An HIV viral load chart shows the number of particles (known as copies) of the HIV virus in 1 milliliter of blood of an HIV-positive individual. Measurement of the viral load provides information about the person's health status and the effect, if any, that HIV medicines are having in controlling the virus, reports the U.S. Department of Health & Human Services.Continue Reading
The HIV viral load test can help to guide future therapy, monitor the effects of current therapy and predict the progression of the disease, states WebMD. Physicians perform the viral load test by drawing a blood sample from a vein in the arm. There is no normal range to reference a viral load measurement against because uninfected people do not have any copies of the HIV virus in their blood.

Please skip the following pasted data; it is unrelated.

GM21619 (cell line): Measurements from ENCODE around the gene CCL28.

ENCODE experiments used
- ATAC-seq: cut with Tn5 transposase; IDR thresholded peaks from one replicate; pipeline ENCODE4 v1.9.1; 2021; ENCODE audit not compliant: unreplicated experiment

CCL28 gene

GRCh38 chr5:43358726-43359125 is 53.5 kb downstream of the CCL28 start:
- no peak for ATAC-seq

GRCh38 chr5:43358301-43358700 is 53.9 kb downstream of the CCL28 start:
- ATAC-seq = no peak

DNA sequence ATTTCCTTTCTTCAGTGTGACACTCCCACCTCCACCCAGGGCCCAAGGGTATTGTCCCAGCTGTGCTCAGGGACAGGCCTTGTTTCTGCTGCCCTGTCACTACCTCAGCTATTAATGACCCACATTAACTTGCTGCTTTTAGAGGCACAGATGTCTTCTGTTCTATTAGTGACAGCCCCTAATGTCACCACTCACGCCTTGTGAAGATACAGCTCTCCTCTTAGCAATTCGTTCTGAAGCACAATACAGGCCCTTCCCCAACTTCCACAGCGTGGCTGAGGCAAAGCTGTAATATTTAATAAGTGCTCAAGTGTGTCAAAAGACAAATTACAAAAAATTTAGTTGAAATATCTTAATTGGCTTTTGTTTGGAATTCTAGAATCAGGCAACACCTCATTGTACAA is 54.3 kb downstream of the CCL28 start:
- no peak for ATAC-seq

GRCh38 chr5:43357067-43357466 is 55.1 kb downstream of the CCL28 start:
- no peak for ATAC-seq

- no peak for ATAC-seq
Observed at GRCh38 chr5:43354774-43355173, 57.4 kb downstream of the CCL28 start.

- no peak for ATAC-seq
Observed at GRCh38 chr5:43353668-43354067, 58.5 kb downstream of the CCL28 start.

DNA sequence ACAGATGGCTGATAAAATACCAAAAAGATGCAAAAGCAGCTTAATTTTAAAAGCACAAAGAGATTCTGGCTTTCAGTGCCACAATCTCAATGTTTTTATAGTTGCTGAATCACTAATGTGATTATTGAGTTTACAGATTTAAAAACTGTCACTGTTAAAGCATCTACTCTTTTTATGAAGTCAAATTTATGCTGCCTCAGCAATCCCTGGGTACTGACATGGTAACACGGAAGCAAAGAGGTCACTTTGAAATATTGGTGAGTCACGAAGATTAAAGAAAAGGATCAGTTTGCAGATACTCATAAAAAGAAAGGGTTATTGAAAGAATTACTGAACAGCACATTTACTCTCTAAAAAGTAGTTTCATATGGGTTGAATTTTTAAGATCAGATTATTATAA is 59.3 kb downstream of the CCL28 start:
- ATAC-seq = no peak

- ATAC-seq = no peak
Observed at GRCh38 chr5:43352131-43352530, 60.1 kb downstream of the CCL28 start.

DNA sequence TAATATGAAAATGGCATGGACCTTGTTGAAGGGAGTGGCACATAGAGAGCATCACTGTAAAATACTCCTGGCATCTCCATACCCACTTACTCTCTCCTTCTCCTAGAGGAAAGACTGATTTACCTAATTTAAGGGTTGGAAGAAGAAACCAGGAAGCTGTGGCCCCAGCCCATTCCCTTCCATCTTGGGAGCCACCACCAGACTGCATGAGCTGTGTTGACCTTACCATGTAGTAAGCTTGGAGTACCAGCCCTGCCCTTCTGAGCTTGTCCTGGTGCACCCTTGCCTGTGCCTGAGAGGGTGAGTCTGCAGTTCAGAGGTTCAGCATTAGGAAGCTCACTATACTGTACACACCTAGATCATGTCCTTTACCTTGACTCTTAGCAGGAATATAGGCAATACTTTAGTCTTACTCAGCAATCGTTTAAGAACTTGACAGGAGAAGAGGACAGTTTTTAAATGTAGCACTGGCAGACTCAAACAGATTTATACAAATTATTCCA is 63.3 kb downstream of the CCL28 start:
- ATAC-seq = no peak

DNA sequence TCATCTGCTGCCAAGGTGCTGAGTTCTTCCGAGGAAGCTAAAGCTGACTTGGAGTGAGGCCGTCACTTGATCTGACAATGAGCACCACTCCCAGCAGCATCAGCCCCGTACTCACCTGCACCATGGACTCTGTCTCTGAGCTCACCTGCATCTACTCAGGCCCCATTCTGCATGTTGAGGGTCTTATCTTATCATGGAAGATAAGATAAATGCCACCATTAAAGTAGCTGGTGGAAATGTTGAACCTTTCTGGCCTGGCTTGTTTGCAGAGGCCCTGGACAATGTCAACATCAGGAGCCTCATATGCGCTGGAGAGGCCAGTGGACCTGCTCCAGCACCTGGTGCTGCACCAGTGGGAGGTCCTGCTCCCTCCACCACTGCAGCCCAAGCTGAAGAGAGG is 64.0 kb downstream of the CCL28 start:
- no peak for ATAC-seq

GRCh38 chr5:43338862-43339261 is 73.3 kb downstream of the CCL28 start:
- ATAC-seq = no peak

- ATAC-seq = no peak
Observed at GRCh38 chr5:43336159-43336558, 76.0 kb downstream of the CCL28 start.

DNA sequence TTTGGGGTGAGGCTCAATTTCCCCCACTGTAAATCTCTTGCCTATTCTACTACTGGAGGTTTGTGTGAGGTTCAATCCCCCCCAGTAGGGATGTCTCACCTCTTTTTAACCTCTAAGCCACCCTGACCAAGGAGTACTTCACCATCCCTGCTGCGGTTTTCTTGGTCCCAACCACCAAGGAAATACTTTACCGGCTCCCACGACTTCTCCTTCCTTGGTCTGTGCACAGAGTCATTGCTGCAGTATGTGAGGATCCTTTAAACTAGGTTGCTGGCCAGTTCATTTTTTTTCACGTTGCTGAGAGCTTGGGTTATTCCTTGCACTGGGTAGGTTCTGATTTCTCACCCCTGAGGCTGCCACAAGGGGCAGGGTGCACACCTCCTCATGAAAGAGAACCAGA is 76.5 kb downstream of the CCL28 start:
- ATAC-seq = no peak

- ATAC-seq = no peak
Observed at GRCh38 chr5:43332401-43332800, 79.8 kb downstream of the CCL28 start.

A low viral load count is a good sign because the test measures the number of virus copies present in the blood. Studies have shown that people with low viral loads do better in general, Mayo Clinic reports.
Doctors usually test the viral load at the beginning of treatment and every three to six months while therapy continues. The viral load may need to be measured more frequently if physicians make treatment changes or add new medicines.
A reduction in the viral load is an indication that the therapy against HIV is effective. The ideal goal of any HIV treatment is an undetectable viral load, which greatly reduces the chances of virus transmission from an HIV-positive to an HIV-negative individual. However, an undetectable viral load does not mean the HIV-positive individual is free of the disease, and the virus can still pass to others, warns Mayo Clinic.Learn more about Conditions & Diseases